For one day and in one place, people will be able to learn about the choices they can make and the conversations they should have around their deaths – a taboo subject that needs to be brought into the light.
So said the organizers of “What’s Next: Planning Ahead – Making Choices for Your Legacy & Health Care,” which begins 9 a.m. on Friday, Aug. 26, at the Bellingham Senior Activity Center, 315 Halleck St.
“We’re a very death-phobic culture. We have to accept that that’s just a part of life, that there’s a better, intentional way to die,” said Heather Flaherty, director of the RiverStyx Foundation in Bellingham.
Flaherty will be the opening speaker at the free event that delves into issues as people approach the end of life.
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The event is in its second year.
“There was a great response to the event, so we’re happy to continue doing this,” said Eric Pierson, program coordinator for the Bellingham Senior Activity Center.
The center is a program of the Whatcom Council on Aging.
So who should attend?
“This is important for people as they’re aging and also for the children of elderly parents who may be making that transition to receive that extra care,” Pierson said, “and they want to plan ahead for any possibility.”
Presentations will range from the practical to the philosophical.
It’s time we bring the topic of death out of the closet.
Sandy Stork, founder of the Death Cafe of Whatcom County
Morning sessions will focus on palliative care (specialized medical care for people with serious illness), nonmedical support and guidance for the end of life, and ending the taboo on talking about death.
Afternoon talks will focus on wills and legal issues, hospice, end-of-life choices, and the importance of creating advance directives.
Such directives are written plans that lay out what kind of end-of-life medical care people want, or don’t want.
The idea is for people to do their advance directives now, when they can, in case they can’t communicate their wishes later because of illness or injury. They reduce stress and confusion for family, friends and medical providers, as well as unnecessary suffering for patients.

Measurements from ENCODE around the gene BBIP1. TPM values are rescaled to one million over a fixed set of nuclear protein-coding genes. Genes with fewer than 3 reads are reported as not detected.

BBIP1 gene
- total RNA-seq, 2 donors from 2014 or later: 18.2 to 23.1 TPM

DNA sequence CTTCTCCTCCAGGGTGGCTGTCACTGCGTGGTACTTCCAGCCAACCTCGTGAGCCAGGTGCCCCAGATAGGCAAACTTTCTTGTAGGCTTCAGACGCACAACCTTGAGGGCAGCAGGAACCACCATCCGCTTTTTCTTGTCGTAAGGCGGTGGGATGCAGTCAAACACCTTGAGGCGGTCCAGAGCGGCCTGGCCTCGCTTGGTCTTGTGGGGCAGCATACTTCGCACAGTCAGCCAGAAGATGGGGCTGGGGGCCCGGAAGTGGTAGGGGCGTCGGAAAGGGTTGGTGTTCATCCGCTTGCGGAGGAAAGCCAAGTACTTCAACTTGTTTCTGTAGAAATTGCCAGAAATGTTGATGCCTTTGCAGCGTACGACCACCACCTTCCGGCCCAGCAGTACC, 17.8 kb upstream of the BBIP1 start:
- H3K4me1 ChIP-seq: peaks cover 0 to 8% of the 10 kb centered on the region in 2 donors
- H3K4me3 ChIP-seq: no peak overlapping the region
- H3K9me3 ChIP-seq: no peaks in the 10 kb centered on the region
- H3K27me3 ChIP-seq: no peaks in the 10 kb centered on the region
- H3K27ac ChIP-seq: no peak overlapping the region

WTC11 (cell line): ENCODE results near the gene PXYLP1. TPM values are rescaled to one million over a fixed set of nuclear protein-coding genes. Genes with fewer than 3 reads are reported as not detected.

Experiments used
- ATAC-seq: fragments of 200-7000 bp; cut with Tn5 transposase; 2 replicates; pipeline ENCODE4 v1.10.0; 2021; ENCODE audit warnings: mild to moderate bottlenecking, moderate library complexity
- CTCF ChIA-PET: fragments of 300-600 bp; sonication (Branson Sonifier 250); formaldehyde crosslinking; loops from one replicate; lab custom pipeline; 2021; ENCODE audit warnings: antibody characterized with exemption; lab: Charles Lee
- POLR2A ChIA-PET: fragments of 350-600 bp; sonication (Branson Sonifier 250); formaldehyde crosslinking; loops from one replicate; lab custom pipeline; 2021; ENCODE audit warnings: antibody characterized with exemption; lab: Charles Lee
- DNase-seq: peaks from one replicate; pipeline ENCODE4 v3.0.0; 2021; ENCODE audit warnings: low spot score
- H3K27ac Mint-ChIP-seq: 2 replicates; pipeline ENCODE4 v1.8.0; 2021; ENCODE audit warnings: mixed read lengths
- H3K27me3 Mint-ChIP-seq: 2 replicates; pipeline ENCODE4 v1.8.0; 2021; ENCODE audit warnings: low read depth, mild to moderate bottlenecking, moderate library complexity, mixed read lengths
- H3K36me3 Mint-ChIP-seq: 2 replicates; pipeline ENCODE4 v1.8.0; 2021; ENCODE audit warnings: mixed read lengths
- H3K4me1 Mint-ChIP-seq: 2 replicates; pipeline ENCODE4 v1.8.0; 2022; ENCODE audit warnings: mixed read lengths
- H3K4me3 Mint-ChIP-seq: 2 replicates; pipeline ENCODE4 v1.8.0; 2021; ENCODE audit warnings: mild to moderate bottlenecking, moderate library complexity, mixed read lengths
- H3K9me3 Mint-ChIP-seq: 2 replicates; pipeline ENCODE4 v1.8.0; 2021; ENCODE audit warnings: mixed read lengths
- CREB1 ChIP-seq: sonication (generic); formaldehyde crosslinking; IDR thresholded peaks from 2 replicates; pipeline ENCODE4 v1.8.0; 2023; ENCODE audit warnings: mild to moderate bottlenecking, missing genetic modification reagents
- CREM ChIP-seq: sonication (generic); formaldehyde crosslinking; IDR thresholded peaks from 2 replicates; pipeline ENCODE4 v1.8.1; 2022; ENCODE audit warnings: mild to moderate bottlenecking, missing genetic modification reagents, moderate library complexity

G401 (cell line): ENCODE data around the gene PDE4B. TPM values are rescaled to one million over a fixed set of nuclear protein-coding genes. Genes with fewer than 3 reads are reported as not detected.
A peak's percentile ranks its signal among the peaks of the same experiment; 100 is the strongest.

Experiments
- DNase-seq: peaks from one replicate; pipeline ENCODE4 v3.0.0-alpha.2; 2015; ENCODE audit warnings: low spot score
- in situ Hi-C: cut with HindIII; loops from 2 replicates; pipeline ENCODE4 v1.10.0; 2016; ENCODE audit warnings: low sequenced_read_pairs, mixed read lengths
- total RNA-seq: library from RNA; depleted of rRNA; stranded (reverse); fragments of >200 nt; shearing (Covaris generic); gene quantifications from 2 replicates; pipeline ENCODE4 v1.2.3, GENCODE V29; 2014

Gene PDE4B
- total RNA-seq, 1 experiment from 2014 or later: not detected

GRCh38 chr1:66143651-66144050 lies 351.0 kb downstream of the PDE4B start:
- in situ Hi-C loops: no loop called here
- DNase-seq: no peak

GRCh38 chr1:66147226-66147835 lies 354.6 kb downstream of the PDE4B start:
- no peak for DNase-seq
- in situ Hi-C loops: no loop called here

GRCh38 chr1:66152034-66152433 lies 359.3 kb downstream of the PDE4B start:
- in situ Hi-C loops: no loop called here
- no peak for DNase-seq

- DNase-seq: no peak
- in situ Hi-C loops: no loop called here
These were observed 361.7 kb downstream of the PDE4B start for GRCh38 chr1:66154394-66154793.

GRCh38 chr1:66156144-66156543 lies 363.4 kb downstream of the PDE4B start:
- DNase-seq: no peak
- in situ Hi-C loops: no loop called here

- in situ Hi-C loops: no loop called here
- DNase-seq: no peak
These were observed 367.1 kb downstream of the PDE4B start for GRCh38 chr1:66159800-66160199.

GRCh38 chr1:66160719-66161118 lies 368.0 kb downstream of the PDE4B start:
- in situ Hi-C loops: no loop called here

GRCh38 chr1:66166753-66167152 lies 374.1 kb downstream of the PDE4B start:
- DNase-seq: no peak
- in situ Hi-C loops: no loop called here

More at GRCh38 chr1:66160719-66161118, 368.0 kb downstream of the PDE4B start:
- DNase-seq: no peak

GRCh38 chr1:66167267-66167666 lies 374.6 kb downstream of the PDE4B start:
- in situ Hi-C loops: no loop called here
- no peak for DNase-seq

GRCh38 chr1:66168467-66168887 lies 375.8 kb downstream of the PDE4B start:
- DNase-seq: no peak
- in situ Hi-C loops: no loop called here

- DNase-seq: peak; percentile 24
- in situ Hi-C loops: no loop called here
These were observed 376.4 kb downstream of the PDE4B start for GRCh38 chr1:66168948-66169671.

Advocates have been working to get more Whatcom County residents to draft advance directives, and an afternoon session of “What’s Next” will include help on completing the legal documents.
Sandy Stork, who helped start the Death Cafe of Whatcom County three years ago, will speak in the morning.
The cafe is part of an international movement to help people make the most of their lives by talking about all matters related to death and dying.
At its heart, Stork said, “is simply a belief that it’s time we bring the topic of death out of the closet.”
Stork was at the “What’s Next” event last year, when the presentation was in a small room that was crammed with people.
“It surprised everybody,” said Stork, who is a retired geriatric mental health specialist.
She attributed last year’s turnout to “natural curiosity” among a generation that’s “not as frightened of the word death” as others may be.
This year, the Death Cafe presentation is in a larger room.
“It’s the cycle of life,” Stork said of death, “but we’ve lost touch with that in our modern world.”
If you go
What: “What’s Next: Planning Ahead – Making Choices for Your Legacy & Health Care.” The free event is open to the public. In addition to speakers, people from Whatcom County groups and businesses will answer questions about their services.
When: 9 a.m. to 3 p.m. Friday, Aug. 26.
Where: Bellingham Senior Activity Center, 315 Halleck St.